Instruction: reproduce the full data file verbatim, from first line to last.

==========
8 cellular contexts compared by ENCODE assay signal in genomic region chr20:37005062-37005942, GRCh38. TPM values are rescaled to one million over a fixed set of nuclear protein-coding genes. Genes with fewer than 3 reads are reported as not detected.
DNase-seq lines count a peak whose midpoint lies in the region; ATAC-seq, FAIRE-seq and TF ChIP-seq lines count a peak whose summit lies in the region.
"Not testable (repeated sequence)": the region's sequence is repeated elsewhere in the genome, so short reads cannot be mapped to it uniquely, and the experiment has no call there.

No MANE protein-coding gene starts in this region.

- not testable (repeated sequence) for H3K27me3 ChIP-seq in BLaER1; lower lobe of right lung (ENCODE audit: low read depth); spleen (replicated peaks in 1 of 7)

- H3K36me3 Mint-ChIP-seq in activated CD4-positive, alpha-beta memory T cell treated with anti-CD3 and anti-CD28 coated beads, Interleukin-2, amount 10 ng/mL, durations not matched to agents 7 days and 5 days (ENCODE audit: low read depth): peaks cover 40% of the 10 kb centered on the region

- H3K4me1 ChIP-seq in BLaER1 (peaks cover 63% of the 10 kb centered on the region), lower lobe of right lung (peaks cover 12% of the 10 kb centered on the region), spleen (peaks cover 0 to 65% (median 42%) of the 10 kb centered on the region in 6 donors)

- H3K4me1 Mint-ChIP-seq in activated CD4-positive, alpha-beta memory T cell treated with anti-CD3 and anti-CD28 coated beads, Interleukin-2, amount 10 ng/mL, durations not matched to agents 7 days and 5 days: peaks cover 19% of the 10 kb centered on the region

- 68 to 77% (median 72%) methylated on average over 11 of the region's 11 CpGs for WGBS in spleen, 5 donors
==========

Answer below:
8 cellular contexts compared by ENCODE assay signal in genomic region chr20:37005062-37005942, GRCh38. TPM values are rescaled to one million over a fixed set of nuclear protein-coding genes. Genes with fewer than 3 reads are reported as not detected.
DNase-seq lines count a peak whose midpoint lies in the region; ATAC-seq, FAIRE-seq and TF ChIP-seq lines count a peak whose summit lies in the region.
"Not testable (repeated sequence)": the region's sequence is repeated elsewhere in the genome, so short reads cannot be mapped to it uniquely, and the experiment has no call there.

No MANE protein-coding gene starts in this region.

- not testable (repeated sequence) for H3K27me3 ChIP-seq in BLaER1; lower lobe of right lung (ENCODE audit: low read depth); spleen (replicated peaks in 1 of 7)

- H3K36me3 Mint-ChIP-seq in activated CD4-positive, alpha-beta memory T cell treated with anti-CD3 and anti-CD28 coated beads, Interleukin-2, amount 10 ng/mL, durations not matched to agents 7 days and 5 days (ENCODE audit: low read depth): peaks cover 40% of the 10 kb centered on the region

- H3K4me1 ChIP-seq in BLaER1 (peaks cover 63% of the 10 kb centered on the region), lower lobe of right lung (peaks cover 12% of the 10 kb centered on the region), spleen (peaks cover 0 to 65% (median 42%) of the 10 kb centered on the region in 6 donors)

- H3K4me1 Mint-ChIP-seq in activated CD4-positive, alpha-beta memory T cell treated with anti-CD3 and anti-CD28 coated beads, Interleukin-2, amount 10 ng/mL, durations not matched to agents 7 days and 5 days: peaks cover 19% of the 10 kb centered on the region

- 68 to 77% (median 72%) methylated on average over 11 of the region's 11 CpGs for WGBS in spleen, 5 donors